Online banks are banks that operate solely over the internet. These banks don’t have a physical location that you can visit. Instead, you interact with the bank through a website or occasionally over-the-phone.
Though you may be skeptical of online banks because you can’t walk in and talk to someone, most have a solid reputation and are insured through the FDIC (the government agency that insures deposits at enrolled banks).
I use both a traditional bank and an online bank (I use ING Direct), allowing me to get the best of both worlds. I’ll explain more about how to do this in another article.
Here’s why you should open up an online bank account.
Earn more interest on your money.
Arguably, the biggest benefit of an online bank account is the ability to earn more interest. In general, online bank accounts have higher interest rates than their brick-and-mortar counterparts. While you’ll typically earn less than 1% per year on a traditional saving account, online banks have been known to offer interest rates as high as 5% (back when the economy was doing good). The higher interest rate means you’ll earn more interest on the money you keep in the bank.
For example, if you deposit $2,000 into a regular savings account at .30% APY (annual percentage yield), you would earn $6 on the balance after a year. But, if you leave the money in an online savings account with 1.55% APY, you’d earn $31.
That’s an increase of more than 400%! Of course, the more money you save, and the longer you save it, the more interest you earn on your balance. Once the economy turns around, we might see higher interest rates on online bank accounts.
You can easily transfer money between accounts.
Online accounts only receive and payout funds through electronic transfers, so they make it easier for you to send money from one account to the other.
Traditional savings and checking accounts often have a cumbersome money transfer process that can get expensive if you transfer money often. Even with an online bank account, you may be limited to a certain number of transfer per month, so make sure you read the fine print for the account.
Pay lower fees on your account.
Because online banks don’t have the overhead costs of traditional banks, they can afford to charge fewer fees. In fact, most online accounts are completely free. There’s no fee to open the account, no fee to transfer money between accounts, and no fee to access your account.
You may, however, have a fee associated with using ATM to withdraw cash from your account. That is, if you have an account with an ATM card.
The money is less accessible (if you want it to be).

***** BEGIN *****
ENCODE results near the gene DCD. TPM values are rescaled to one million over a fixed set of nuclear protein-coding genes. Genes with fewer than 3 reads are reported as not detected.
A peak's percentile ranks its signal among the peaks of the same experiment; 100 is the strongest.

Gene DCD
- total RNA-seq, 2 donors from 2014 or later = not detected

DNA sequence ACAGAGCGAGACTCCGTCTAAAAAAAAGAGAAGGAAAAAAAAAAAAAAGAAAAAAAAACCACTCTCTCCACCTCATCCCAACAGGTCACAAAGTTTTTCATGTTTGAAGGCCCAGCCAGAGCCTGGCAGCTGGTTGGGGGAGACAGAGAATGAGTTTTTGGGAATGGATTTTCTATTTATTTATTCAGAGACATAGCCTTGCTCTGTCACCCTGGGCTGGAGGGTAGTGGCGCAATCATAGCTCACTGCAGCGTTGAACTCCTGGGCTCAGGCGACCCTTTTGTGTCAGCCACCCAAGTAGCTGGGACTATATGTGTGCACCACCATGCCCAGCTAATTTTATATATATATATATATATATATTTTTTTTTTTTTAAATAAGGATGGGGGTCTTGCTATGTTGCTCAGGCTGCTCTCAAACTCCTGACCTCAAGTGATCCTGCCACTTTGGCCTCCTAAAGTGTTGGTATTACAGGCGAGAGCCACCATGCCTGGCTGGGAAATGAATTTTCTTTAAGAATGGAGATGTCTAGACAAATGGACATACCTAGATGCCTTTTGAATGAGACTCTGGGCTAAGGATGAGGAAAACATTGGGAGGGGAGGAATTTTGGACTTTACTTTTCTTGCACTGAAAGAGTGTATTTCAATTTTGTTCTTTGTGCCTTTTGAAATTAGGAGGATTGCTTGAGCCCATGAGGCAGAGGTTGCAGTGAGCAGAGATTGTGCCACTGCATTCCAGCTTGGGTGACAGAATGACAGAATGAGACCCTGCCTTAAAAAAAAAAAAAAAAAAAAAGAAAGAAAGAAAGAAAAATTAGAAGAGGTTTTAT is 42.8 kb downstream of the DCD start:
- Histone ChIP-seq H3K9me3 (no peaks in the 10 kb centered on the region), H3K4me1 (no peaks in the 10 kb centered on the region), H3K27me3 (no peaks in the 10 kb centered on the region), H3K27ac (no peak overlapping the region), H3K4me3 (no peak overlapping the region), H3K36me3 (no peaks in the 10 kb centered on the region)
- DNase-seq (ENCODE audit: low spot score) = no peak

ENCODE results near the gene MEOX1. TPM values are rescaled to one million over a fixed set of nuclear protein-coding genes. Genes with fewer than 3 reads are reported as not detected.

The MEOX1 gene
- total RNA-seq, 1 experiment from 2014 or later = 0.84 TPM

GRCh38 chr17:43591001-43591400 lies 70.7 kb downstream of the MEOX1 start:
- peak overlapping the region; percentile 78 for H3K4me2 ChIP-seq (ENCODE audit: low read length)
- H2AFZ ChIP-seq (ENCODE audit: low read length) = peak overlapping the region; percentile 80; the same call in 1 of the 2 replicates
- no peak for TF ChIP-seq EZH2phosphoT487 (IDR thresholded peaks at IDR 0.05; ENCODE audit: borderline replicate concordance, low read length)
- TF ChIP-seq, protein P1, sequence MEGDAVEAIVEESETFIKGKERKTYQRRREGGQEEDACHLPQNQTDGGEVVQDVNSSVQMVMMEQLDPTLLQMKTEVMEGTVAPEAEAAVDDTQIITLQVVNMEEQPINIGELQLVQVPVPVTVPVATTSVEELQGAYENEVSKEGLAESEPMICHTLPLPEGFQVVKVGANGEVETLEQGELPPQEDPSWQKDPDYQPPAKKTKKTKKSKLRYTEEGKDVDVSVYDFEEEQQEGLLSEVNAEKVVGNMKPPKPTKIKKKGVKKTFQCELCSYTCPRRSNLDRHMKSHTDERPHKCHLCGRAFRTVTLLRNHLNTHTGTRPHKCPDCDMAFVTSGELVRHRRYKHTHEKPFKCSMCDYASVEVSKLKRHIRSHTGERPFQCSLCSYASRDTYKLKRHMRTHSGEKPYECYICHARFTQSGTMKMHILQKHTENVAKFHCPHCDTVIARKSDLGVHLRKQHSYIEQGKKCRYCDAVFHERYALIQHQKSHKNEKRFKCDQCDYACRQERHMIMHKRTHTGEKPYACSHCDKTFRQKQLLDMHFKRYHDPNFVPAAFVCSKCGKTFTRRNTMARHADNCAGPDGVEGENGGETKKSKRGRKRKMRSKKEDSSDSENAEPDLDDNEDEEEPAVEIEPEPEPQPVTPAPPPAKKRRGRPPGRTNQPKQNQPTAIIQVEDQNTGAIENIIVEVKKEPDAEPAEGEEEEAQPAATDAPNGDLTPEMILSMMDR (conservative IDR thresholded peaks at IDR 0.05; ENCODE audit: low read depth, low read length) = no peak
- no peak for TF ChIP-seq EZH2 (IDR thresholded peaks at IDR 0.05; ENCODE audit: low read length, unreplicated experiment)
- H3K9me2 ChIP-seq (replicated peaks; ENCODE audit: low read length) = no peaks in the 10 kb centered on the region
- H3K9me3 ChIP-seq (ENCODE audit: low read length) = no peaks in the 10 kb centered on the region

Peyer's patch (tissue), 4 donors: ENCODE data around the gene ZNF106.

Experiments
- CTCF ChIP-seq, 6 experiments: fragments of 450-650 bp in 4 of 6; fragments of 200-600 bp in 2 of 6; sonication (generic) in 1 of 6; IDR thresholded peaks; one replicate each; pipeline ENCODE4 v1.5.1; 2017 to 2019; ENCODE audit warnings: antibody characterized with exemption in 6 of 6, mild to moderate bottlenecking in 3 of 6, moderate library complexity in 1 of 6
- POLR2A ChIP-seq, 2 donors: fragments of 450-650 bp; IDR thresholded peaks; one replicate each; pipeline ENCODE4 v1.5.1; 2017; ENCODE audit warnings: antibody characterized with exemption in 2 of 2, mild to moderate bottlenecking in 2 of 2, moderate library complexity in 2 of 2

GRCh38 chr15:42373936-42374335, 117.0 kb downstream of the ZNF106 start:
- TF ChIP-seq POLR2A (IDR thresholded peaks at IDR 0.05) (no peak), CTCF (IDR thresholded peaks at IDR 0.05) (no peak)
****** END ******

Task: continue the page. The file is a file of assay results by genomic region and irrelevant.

It’s easier to resist the temptation to spend your money when the money isn’t physically in front of you. If you want to put money somewhere that you can’t get to it so easily, an online bank is an excellent choice. You can’t just drive up to the local branch and withdraw funds, so you’re forced to think twice about pulling money out of your account.
This is great if you have a savings goal to meet, like an building an emergency fund or saving for college.
This isn’t to say that the money is completely inaccessable. I use ING Direct, and get to use free ATMs all over the nation. But if you need the “self-control help”, you can make saving money that much easier.
Make your savings completely automatic.
I don’t want to turn this into a commercial for ING Direct, but they have a button on their website that allows you to make saving money automatic. You tell them how much to save, and they’ll automatically do the saving for you.
You don’t have to budget it into account anymore — you’ll never have to think about saving money again.
To learn more about how to do this, check out How to Save Money Automatically.
You can manage your account online.
We’re spending increasing amounts of time online. Wouldn’t it be easier to manage your account over the internet rather than waiting for paper account statements to come in the mail? With online bank accounts, you do everything you need with your account right on the internet from the comfort of your own home.
You’re not subject to traditional business hours.
One of the problems with traditional banks is that they’re open at the same time that you’re at work. So, you have to take time out of your busy work day to visit or even call the bank. Not the case with online banks. Since you have the ability to manage your account online, you can access it and make changes 24/7.
A Minor Drawbacks
There may be delays in processing your transactions. Even though online banks operate electronically, not everything is instantaneous. You might experience some delays with funds showing up into your account or debits being withdrawn from your account.
This could cause a difference in your “posted” balance and your “available” balance, so double check to be sure you’re not spending money that really isn’t there.
The Advantages Outweigh the Disadvantages
You may have grown comfortable with your money in your trusty local bank, but what has your bank done for you lately? Charged you for moving your money to another account? Paid you a paltry 10 cents in interest this period?
While traditional banks still offer some perks, like rewards for using your check card, online banks have benefits that outweigh those from brick-and-mortar banks.
Online banking has changed the face of how we stash our money. It’s easier to watch our expenses, save money, manage money and take control of our financial future. To learn more, read the rest of our articles in the series Online Banking: A Complete Guide to Online Bank Accounts.
To read up on the best online bank accounts for saving money, check out our online savings account article, which lists the best — including ING Direct, of course.